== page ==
IMO the best benefit of using RP is that we can combine streams to get some meaningful "declarative" ones.

Let me place some examples (using Kefir, but there will not be much difference between Kefir and other FRP frameworks)

Classic Drag'n Drop

// Any interactive objects
let draggable = new PIXI.Sprite();
draggable.interactive = true;

// Declare input events as "named" streams
const inputdown$ = Kefir.merge([
  Kefir.fromEvents(draggable, 'mousedown'),
  Kefir.fromEvents(draggable, 'touchstart'),
]);

const inputmove$ = Kefir.merge([
  Kefir.fromEvents(draggable, 'mousemove'),
  Kefir.fromEvents(draggable, 'touchmove'),
]);

const inputup$ = Kefir.merge([
  Kefir.fromEvents(draggable, 'mouseup'),
  Kefir.fromEvents(draggable, 'touchend'),
]);

// Returns the position diff between 2 input events
function posDiff(prevEvt, nextEvt) {
  return {
    x: nextEvt.global.x - prevEvt.global.x,
    y: nextEvt.global.y - prevEvt.global.y,
  };
}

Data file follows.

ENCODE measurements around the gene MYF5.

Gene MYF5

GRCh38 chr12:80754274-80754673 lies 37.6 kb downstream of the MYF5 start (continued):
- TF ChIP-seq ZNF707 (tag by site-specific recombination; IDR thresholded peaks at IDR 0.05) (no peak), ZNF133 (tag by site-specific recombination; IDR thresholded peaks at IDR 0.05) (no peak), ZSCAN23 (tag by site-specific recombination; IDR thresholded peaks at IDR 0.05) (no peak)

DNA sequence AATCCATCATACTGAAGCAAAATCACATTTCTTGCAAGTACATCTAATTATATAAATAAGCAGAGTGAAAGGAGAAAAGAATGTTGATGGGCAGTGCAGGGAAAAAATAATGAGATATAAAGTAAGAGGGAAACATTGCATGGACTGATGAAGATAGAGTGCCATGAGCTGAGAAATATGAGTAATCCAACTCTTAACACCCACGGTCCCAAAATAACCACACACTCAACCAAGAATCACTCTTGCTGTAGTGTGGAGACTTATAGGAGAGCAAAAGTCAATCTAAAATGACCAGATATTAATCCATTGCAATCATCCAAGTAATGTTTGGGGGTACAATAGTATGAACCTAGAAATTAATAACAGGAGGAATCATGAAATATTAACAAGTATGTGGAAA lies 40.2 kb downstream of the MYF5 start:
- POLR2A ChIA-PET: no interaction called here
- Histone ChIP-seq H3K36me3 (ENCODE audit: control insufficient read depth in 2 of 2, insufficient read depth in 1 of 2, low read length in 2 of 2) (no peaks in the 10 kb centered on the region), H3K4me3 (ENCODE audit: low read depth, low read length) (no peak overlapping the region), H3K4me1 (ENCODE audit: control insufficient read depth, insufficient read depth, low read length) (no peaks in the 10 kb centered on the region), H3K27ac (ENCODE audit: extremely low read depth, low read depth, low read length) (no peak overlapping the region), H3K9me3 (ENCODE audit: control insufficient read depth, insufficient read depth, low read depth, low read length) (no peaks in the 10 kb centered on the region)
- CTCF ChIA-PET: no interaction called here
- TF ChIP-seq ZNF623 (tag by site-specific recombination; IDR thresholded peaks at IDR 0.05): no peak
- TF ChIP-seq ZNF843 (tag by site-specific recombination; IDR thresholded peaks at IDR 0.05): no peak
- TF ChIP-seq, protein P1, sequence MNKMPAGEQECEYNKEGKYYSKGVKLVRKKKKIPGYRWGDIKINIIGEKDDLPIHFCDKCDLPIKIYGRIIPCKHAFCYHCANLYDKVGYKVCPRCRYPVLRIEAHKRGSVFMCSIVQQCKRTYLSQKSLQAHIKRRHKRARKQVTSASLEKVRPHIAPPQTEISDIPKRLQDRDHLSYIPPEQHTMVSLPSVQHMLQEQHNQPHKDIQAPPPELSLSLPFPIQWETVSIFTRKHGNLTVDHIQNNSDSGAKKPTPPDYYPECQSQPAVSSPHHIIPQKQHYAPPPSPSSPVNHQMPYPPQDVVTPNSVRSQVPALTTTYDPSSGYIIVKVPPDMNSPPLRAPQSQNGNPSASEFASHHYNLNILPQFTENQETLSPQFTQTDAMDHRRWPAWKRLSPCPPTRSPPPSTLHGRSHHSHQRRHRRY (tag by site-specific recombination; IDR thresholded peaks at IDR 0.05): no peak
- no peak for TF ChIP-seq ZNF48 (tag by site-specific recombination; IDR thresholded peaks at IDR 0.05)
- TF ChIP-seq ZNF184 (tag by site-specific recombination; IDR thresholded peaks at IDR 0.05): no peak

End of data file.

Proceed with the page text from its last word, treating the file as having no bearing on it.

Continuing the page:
// Let's create the drag stream
const when2Drag$ = inputdown$.flatMap((downEvent) => {
  return inputmove$.takeUntilBy(inputup$)
    .diff(posDiff, downEvent);
});

// I call this a "Reactive Property"
const position$ = when2Drag$
  // Calculate new position after the movement
  .scan((currPos, move) => { x: currPos.x + move.x, y: currPos.y + move.y }, { x: draggable.x, y: draggable.y });

// Now let's apply the "reactive position property" to our draggable object
position$.onValue(pos => {
  draggable.position.set(pos.x, pos.y);
});

// Logic clear, bugfree and you can reuse all these streams later

Advance timers

// Repeat 1s timer for 10 times
const countTimer$ = Kefir.interval(1000, 0).take(10);

// Create a "reactive property" that shows countdown numbers
const countNum$ = countTimer$.scan(currNum => currNum - 1, 10);

// Now let's show the countdown number
let numberText = new PIXI.Text('10');
countNum$.onValue(num => numberText.text = num.toString());